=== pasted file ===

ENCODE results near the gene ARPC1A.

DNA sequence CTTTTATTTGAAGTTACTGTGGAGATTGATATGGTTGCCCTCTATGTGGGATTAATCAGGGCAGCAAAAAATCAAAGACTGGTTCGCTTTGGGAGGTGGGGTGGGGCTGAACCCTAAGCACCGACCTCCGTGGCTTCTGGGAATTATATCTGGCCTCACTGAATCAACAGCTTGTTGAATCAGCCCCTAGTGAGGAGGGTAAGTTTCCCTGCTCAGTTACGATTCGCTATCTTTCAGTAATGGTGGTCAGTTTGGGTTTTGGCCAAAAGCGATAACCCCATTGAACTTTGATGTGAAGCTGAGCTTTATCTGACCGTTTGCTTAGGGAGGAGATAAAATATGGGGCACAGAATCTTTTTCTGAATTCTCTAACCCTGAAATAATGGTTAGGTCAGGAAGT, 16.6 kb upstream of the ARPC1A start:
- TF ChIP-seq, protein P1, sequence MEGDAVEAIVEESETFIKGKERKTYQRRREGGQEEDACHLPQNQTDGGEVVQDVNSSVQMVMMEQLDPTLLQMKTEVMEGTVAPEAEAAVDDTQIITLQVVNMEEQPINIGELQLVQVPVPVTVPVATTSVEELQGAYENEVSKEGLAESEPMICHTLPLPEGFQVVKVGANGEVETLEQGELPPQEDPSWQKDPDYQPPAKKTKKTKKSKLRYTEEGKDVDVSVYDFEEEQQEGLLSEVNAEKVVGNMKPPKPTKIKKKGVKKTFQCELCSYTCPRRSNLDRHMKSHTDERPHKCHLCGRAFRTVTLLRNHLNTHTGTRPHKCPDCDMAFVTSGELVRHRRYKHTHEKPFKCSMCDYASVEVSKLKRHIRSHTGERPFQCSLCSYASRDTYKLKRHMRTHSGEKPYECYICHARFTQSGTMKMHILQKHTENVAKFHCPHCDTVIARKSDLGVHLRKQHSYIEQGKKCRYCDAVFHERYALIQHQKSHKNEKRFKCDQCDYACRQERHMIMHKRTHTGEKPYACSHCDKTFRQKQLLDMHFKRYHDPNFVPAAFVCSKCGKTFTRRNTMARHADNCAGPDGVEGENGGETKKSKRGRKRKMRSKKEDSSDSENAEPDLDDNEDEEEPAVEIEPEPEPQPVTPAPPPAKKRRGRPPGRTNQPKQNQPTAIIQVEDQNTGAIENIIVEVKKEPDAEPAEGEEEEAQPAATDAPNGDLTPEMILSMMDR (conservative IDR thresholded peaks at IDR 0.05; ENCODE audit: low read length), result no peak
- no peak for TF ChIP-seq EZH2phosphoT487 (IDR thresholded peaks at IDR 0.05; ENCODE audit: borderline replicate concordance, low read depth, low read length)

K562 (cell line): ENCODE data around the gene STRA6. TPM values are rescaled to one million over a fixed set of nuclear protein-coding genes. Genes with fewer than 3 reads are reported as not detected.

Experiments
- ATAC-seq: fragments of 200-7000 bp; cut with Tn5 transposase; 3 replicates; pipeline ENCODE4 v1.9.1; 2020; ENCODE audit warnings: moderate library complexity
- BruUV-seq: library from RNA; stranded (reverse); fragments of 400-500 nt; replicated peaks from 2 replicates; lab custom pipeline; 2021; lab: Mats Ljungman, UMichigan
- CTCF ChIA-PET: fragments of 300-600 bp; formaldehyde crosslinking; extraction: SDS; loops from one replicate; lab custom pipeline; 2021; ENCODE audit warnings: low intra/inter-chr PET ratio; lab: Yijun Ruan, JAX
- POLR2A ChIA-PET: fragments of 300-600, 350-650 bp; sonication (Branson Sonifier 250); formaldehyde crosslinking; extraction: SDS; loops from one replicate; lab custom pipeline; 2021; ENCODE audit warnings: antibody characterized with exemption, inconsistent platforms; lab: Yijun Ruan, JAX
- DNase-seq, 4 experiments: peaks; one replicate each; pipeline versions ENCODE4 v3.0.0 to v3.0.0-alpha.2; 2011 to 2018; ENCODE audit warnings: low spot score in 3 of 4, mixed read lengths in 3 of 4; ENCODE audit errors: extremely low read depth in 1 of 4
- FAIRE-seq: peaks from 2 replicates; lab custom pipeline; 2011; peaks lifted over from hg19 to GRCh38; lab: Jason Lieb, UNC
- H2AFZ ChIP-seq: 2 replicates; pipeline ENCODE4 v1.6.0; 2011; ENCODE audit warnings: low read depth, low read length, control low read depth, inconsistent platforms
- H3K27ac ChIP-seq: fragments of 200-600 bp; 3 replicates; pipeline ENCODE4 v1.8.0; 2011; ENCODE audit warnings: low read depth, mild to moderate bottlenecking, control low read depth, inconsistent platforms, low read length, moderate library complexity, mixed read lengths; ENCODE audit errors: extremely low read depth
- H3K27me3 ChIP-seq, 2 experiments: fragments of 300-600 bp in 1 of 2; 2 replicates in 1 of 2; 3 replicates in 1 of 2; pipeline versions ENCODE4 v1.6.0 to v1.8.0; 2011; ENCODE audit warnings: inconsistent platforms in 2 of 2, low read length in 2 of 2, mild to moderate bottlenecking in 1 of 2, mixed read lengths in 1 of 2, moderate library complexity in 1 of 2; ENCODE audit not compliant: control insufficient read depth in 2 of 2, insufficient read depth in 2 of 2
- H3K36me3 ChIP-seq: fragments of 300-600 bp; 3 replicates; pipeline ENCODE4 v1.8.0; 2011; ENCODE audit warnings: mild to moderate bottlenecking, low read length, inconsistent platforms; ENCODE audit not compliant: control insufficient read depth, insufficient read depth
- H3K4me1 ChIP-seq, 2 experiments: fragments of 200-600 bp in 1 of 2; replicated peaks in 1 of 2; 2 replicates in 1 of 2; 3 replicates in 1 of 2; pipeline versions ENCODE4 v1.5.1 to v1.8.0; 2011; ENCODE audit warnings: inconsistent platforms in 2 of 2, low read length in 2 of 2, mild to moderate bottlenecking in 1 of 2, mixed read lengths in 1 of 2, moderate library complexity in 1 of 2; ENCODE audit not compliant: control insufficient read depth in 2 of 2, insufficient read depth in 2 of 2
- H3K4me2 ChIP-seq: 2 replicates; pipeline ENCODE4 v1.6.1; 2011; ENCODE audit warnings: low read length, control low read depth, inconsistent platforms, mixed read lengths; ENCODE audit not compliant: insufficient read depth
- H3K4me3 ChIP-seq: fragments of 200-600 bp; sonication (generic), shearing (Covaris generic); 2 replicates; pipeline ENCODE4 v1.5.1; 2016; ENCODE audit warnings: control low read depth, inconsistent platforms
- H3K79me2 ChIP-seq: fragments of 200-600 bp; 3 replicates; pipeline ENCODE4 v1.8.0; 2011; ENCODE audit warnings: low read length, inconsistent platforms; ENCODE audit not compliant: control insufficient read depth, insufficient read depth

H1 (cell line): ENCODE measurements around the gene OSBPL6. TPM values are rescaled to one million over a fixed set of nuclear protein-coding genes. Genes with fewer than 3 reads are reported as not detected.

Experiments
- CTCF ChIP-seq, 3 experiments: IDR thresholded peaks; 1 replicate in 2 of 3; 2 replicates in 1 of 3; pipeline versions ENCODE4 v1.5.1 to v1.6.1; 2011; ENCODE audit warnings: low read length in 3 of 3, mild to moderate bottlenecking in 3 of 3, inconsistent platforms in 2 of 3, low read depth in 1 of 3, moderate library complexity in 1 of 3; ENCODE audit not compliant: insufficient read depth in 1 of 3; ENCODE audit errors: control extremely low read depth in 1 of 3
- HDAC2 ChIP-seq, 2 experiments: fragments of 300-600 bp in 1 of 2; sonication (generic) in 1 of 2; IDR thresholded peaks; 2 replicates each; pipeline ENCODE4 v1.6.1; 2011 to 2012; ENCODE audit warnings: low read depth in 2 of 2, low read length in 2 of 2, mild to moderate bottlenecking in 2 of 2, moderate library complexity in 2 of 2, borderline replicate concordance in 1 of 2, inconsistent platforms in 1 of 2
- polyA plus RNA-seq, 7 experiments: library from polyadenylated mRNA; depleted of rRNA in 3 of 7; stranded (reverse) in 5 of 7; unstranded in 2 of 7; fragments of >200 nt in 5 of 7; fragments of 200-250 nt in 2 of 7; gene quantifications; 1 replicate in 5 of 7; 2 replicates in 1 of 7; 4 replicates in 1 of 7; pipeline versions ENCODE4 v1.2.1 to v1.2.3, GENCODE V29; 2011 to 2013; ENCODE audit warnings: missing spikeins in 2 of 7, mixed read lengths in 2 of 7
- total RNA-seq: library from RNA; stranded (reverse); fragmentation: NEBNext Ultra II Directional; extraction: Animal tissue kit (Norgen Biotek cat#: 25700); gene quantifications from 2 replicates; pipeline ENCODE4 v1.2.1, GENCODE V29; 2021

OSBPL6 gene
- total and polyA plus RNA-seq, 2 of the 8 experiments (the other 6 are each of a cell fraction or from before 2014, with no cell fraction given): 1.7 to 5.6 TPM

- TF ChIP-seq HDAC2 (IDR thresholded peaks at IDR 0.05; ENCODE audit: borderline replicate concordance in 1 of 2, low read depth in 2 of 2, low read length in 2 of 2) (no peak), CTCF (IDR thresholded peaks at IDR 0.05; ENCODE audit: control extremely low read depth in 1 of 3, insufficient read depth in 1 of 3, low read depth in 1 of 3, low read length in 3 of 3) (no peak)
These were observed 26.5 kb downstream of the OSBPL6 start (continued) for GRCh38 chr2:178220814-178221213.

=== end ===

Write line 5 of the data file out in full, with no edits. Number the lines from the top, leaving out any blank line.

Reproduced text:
K562 (cell line): ENCODE data around the gene STRA6. TPM values are rescaled to one million over a fixed set of nuclear protein-coding genes. Genes with fewer than 3 reads are reported as not detected.